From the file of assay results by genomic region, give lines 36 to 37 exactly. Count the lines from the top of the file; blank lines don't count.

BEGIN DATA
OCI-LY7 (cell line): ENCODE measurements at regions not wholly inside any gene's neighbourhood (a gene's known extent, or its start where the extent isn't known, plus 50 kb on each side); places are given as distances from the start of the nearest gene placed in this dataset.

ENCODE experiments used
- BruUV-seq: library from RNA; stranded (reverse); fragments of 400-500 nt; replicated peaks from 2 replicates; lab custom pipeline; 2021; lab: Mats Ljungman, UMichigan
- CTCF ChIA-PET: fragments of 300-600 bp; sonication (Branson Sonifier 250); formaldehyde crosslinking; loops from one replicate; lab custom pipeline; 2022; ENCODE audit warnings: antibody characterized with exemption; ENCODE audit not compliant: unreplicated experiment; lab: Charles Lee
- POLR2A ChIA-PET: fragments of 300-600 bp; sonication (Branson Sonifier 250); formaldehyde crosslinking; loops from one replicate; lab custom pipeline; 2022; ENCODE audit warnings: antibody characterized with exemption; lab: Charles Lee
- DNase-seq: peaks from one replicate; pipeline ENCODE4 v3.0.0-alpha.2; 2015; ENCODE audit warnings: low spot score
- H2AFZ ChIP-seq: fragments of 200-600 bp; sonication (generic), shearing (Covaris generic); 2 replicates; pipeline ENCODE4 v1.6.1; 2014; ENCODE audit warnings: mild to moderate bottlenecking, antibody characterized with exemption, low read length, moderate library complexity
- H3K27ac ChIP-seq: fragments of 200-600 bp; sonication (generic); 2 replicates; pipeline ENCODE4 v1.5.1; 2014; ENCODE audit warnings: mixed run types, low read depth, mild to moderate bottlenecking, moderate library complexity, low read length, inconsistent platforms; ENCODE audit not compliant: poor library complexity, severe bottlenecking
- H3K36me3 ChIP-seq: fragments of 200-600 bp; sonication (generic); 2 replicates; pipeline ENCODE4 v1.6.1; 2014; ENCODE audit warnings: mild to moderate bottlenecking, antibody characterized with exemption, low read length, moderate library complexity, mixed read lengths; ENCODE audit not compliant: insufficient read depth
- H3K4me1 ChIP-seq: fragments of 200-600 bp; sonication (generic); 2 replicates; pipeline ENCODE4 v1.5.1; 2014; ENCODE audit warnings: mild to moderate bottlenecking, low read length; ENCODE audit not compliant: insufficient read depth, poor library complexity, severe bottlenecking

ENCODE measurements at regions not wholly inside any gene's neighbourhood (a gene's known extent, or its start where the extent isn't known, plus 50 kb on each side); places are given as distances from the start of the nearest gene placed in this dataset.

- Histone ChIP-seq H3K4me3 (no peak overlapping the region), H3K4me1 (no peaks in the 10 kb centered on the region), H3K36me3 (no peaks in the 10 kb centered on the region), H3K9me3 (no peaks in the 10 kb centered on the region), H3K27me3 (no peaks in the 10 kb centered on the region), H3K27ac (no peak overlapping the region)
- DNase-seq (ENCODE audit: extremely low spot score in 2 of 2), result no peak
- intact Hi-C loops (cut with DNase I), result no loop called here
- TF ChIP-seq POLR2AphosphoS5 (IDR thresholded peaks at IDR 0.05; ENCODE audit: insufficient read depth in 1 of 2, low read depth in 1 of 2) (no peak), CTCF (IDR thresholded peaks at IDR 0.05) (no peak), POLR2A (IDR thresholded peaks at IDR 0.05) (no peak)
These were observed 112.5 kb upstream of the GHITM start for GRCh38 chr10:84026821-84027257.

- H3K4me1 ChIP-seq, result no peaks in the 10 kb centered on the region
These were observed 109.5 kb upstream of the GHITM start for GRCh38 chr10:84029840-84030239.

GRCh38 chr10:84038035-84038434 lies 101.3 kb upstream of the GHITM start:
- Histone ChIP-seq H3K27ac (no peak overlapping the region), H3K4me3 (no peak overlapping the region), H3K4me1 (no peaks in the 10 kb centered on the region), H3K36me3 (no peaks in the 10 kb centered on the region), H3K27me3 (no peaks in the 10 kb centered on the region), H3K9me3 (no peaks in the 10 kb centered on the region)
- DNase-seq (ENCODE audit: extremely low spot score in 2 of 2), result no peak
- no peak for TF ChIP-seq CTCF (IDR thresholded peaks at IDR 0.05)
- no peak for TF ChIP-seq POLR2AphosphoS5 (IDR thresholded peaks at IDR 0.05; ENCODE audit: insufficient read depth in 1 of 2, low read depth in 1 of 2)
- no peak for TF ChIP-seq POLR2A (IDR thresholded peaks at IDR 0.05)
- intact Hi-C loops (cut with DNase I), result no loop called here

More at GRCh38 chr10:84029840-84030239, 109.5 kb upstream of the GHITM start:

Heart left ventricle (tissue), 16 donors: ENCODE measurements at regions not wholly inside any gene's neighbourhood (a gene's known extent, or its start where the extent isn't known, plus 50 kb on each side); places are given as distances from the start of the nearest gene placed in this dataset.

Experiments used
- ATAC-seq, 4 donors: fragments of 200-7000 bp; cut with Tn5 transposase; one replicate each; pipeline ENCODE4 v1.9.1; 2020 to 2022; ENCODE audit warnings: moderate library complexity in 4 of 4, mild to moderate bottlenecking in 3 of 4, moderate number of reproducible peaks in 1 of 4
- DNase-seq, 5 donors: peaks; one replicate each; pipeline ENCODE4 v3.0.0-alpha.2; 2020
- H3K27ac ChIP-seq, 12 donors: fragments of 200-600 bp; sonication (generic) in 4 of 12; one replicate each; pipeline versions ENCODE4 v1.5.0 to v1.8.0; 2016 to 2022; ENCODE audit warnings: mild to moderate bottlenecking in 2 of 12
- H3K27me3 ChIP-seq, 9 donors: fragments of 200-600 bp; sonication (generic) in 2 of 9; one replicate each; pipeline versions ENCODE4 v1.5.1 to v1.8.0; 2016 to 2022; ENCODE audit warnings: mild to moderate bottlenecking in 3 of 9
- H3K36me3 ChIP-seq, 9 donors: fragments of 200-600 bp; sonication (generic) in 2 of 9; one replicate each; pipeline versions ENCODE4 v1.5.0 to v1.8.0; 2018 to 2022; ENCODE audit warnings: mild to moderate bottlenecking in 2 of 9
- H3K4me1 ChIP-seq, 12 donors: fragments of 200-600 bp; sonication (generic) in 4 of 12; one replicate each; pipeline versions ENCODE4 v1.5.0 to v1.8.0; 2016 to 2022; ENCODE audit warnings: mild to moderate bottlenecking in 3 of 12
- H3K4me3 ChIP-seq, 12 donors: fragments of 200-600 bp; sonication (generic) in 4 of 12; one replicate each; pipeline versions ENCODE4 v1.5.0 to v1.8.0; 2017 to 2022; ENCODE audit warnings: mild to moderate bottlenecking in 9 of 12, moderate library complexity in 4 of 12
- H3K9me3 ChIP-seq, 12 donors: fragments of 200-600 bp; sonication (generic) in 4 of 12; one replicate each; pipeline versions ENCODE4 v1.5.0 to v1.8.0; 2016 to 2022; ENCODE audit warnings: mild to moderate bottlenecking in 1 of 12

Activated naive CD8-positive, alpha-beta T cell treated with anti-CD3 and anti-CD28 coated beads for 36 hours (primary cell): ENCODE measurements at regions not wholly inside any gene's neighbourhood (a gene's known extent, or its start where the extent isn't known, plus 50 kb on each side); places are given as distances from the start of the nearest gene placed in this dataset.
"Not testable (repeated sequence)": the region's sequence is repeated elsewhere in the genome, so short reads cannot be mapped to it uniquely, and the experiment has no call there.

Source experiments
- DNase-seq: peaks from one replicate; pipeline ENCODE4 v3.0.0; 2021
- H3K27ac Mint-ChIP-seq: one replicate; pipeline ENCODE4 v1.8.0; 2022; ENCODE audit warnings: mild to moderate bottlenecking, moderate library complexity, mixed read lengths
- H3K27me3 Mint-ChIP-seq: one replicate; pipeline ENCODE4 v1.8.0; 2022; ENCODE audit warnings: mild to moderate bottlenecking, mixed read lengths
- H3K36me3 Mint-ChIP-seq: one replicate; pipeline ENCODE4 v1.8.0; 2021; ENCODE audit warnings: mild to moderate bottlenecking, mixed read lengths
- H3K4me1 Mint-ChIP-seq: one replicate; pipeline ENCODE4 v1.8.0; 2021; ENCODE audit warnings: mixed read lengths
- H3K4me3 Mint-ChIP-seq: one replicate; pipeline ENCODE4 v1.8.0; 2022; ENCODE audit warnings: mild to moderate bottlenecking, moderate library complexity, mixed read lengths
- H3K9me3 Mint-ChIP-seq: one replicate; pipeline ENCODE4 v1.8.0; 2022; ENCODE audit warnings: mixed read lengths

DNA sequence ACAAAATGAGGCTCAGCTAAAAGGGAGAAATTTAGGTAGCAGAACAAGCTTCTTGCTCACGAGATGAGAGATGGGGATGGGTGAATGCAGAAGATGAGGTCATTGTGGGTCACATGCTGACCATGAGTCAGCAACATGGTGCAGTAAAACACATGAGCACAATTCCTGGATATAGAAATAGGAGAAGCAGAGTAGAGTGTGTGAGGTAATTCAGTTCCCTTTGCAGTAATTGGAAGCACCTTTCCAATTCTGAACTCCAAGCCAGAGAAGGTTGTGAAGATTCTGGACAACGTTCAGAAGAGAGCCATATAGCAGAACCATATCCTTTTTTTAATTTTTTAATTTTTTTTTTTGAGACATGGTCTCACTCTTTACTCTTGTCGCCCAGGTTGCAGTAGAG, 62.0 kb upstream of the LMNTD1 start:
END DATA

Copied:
- H3K9me3 ChIP-seq, 12 donors: fragments of 200-600 bp; sonication (generic) in 4 of 12; one replicate each; pipeline versions ENCODE4 v1.5.0 to v1.8.0; 2016 to 2022; ENCODE audit warnings: mild to moderate bottlenecking in 1 of 12

Activated naive CD8-positive, alpha-beta T cell treated with anti-CD3 and anti-CD28 coated beads for 36 hours (primary cell): ENCODE measurements at regions not wholly inside any gene's neighbourhood (a gene's known extent, or its start where the extent isn't known, plus 50 kb on each side); places are given as distances from the start of the nearest gene placed in this dataset.